Wellington, Mar 23: After completing one of the most comprehensive marine-life surveys carried out in the Southern Ocean, Kiwi scientists have found 30,000 marine-life specimens, of which at least 8 have not been seen before. The project was led by Stu Hanchet, who is a fisheries scientist for the National Institute of Water and Atmospheric Research.
Hanchet's team consisted of 26 scientists and 18 crew members who worked round the clock for 35 days for collecting the specimens, until their ship Tangaroa finally touched the shore on Mar 21. The scientists made use of hi-tech cameras to see many creatures on the sea-floor for the first time and revealed new information about their behaviour, inter-relationships and habitats. According to Hanchet, the expedition was the result of 18 months' planning and would cost close to 10 million dollars considering the post-trip specimen analysis also. He also revealed that during the expedition they recorded 88 samples of fish, of which eight were potential new discoveries. They took samples that included jellyfish with four-metre-long tentacles, large toothfish and tiny micro-plankton. Also collected as specimens were, a sea lily found in shallow waters, a sea urchin and a deepwater snail.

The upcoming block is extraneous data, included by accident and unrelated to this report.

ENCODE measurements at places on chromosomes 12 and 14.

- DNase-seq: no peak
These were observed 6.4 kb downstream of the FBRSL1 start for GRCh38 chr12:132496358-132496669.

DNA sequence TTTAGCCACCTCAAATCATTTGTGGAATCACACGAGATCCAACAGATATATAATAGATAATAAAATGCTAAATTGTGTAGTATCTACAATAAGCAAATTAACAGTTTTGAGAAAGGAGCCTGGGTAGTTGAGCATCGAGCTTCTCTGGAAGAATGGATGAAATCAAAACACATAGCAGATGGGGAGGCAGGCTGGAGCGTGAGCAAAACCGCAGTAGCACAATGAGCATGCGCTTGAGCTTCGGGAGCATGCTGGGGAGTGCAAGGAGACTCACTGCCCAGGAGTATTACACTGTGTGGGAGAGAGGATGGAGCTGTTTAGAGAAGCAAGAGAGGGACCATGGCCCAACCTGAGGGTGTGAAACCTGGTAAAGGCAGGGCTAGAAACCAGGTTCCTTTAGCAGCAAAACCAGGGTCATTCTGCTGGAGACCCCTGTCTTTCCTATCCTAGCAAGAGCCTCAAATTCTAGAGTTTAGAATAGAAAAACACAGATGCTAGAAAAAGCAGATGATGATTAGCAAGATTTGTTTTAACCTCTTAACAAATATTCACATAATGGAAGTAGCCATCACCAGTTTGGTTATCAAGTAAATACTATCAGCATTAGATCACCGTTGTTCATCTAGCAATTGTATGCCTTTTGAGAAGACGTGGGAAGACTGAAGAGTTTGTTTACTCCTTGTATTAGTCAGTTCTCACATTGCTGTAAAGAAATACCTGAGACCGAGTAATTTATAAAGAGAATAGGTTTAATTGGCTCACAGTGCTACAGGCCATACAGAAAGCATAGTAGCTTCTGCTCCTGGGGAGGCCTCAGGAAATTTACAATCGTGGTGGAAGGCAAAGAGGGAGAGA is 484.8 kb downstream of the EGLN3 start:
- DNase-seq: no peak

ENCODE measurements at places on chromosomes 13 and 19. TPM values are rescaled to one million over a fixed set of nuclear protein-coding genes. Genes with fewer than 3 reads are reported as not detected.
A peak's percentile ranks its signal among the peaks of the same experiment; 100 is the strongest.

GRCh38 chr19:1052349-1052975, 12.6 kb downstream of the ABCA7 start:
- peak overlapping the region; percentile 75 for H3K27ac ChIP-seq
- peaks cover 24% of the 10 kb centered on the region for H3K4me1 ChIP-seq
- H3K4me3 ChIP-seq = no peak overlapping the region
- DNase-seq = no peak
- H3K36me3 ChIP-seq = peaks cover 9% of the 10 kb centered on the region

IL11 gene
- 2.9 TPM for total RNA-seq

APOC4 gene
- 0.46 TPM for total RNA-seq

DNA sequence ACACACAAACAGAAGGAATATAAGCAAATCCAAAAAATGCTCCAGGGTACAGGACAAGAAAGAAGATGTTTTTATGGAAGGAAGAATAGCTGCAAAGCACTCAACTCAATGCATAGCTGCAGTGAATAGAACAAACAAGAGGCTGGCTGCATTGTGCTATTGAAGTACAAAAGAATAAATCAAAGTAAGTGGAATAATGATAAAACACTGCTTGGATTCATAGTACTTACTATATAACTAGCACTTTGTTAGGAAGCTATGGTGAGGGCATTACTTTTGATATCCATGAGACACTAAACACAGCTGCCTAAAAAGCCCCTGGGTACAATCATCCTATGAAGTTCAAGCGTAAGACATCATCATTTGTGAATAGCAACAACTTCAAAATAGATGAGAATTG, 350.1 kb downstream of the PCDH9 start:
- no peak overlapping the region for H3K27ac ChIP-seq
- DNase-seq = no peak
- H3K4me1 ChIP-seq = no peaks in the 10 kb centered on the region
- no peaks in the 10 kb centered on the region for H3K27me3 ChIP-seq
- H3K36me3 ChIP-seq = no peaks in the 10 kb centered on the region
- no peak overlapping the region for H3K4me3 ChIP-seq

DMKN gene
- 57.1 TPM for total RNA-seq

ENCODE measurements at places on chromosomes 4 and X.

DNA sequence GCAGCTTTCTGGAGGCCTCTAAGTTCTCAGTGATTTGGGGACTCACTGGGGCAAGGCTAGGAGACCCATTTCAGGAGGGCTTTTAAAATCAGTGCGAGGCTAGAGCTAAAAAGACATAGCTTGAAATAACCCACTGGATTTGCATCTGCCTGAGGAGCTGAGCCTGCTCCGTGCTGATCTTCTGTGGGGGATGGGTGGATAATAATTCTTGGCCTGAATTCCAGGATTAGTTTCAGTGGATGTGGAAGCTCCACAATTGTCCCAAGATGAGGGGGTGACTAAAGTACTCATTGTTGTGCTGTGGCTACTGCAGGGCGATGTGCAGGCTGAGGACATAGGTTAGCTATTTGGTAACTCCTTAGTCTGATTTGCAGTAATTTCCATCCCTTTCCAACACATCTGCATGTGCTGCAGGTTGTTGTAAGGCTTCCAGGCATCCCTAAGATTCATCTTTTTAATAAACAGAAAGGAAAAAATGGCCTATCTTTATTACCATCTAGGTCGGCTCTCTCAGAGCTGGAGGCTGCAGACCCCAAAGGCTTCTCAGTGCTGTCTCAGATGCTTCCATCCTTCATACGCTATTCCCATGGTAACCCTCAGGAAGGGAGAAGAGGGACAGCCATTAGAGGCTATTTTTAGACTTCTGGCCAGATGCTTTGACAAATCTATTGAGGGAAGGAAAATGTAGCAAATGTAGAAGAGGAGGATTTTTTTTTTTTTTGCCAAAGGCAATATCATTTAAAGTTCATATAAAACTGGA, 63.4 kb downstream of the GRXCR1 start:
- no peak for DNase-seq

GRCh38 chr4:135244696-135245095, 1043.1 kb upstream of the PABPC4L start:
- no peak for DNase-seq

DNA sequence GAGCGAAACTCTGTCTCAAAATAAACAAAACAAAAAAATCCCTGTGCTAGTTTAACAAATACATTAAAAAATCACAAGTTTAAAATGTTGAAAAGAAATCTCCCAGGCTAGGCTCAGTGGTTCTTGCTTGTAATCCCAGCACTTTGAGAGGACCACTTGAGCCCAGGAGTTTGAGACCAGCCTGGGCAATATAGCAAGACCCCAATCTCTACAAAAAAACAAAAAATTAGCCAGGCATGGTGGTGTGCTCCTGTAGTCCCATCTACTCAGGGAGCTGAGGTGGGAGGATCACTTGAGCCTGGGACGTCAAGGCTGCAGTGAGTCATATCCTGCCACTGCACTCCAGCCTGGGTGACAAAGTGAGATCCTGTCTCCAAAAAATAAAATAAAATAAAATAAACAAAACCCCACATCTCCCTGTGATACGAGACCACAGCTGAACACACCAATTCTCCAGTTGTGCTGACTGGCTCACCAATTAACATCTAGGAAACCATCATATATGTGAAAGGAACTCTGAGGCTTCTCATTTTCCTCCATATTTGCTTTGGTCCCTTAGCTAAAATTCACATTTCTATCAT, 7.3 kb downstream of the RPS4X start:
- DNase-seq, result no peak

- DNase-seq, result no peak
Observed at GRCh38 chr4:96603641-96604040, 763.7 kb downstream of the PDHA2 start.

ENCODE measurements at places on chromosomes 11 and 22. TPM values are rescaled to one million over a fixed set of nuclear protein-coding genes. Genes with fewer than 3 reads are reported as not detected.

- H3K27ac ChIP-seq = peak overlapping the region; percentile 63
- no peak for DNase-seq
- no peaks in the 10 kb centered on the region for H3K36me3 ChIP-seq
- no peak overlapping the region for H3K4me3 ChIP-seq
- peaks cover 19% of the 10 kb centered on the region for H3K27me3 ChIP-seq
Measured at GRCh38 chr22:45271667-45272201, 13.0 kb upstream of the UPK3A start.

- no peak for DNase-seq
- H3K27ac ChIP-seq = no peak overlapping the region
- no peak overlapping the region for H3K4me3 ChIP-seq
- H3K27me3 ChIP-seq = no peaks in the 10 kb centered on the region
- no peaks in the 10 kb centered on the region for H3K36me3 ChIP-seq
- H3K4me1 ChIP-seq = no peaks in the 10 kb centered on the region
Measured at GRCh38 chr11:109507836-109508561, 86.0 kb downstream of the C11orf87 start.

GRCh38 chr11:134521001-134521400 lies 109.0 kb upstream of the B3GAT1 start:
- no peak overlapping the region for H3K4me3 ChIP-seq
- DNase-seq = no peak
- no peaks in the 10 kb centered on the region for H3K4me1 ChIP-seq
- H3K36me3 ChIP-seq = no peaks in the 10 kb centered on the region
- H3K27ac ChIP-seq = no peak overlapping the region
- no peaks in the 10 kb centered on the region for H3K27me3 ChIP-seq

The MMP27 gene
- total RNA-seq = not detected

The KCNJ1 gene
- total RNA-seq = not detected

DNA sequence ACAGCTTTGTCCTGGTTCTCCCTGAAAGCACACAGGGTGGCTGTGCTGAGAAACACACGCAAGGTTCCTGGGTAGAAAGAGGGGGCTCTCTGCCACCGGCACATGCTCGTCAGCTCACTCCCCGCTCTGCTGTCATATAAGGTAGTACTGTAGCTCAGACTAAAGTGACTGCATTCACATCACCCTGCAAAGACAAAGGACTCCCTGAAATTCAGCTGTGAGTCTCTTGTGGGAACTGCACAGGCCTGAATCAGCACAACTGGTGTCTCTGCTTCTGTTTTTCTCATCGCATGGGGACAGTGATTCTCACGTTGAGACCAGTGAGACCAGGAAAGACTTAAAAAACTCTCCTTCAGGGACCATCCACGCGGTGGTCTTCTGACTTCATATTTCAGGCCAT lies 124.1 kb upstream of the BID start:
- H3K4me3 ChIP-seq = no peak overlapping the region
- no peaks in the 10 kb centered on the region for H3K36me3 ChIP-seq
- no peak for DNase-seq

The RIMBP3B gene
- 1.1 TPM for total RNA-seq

However, Hanchet said that any confirmation of new discovery could still be several months away. "It could be up to a year away - they need to be sent overseas to fish specialists," the NZPA quoted him, as saying. Malcolm Clark, a fisheries scientist said that the trip was invaluable as the researchers also studied the ecosystems of seamounts - underwater mountain ranges that often house unique ecosystems.
Of the many difficulties the researchers faced was turbulent weather conditions and heavy ice, during the course of the voyage. At times, the temperature dropped went as low as 13 degrees and fierce blizzards caused equipment to ice up and samples to freeze on deck. Clark said that many times the water froze in front of them, forming into large clumps on the surface.
"It would start freezing and pancakes would form. Right at the end we heard the ice scraping down the sides of the ship and you heard big thumps," said Hanchet. Fisheries Minister Jim Anderton said that the data gathered on the voyage would contribute toward decision-making on environmental issues concerning climate change and its effect on the Southern Ocean.
"The results will also support New Zealand's commitment to ensuring the sustainable management of the Ross Sea region, including the toothfish fishery," he said.